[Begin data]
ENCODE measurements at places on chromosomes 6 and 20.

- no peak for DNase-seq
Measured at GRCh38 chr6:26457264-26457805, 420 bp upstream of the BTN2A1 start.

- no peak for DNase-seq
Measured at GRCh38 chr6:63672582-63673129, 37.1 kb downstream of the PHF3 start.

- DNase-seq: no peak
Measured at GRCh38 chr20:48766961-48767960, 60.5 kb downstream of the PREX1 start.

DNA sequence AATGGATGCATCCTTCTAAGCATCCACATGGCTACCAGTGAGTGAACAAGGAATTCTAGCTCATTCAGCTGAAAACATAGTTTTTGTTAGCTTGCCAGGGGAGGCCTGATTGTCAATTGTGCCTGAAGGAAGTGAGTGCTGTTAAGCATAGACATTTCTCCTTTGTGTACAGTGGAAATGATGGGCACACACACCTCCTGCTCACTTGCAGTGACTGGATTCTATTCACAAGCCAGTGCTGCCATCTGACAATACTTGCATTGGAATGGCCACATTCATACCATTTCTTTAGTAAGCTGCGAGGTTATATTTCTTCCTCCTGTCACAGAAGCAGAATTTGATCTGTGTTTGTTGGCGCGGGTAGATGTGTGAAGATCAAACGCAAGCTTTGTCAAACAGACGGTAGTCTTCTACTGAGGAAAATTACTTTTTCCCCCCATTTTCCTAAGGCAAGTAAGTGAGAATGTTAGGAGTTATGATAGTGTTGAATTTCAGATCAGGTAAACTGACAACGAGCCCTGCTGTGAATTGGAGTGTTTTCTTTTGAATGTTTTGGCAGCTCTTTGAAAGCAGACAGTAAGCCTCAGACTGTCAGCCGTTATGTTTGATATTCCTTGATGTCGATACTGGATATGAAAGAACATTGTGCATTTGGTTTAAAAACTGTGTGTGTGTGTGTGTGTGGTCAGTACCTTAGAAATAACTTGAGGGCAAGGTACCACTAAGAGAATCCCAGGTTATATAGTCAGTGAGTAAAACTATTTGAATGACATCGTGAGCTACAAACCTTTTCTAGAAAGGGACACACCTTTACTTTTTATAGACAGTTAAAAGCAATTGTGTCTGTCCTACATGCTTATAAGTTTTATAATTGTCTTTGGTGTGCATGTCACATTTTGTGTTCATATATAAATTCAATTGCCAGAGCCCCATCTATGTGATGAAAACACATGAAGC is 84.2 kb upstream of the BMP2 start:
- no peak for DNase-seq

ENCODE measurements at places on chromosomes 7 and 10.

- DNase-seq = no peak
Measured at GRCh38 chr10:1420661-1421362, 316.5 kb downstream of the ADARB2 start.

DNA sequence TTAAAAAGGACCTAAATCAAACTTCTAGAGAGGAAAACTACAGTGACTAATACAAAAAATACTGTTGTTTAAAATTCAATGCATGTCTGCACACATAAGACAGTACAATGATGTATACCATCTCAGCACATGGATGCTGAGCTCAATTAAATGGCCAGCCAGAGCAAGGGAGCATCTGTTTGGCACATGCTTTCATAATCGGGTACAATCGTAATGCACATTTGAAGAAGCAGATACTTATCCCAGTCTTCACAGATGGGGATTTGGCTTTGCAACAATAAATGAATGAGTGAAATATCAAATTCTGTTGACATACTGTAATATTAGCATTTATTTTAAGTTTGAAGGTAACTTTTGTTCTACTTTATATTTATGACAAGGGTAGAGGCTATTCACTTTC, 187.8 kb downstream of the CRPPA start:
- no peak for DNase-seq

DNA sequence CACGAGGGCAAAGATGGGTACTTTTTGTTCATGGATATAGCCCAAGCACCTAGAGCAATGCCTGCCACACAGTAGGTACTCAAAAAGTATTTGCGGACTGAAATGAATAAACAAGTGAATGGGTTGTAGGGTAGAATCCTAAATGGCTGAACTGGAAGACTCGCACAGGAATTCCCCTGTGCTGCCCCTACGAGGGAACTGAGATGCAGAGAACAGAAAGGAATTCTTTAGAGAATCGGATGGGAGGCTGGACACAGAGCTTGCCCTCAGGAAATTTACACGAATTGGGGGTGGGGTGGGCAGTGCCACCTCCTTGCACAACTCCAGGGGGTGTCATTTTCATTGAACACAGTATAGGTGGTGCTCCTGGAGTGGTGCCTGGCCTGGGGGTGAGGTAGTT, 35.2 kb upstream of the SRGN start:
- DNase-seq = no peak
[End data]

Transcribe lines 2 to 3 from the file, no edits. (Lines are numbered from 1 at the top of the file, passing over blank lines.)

- no peak for DNase-seq
Measured at GRCh38 chr6:26457264-26457805, 420 bp upstream of the BTN2A1 start.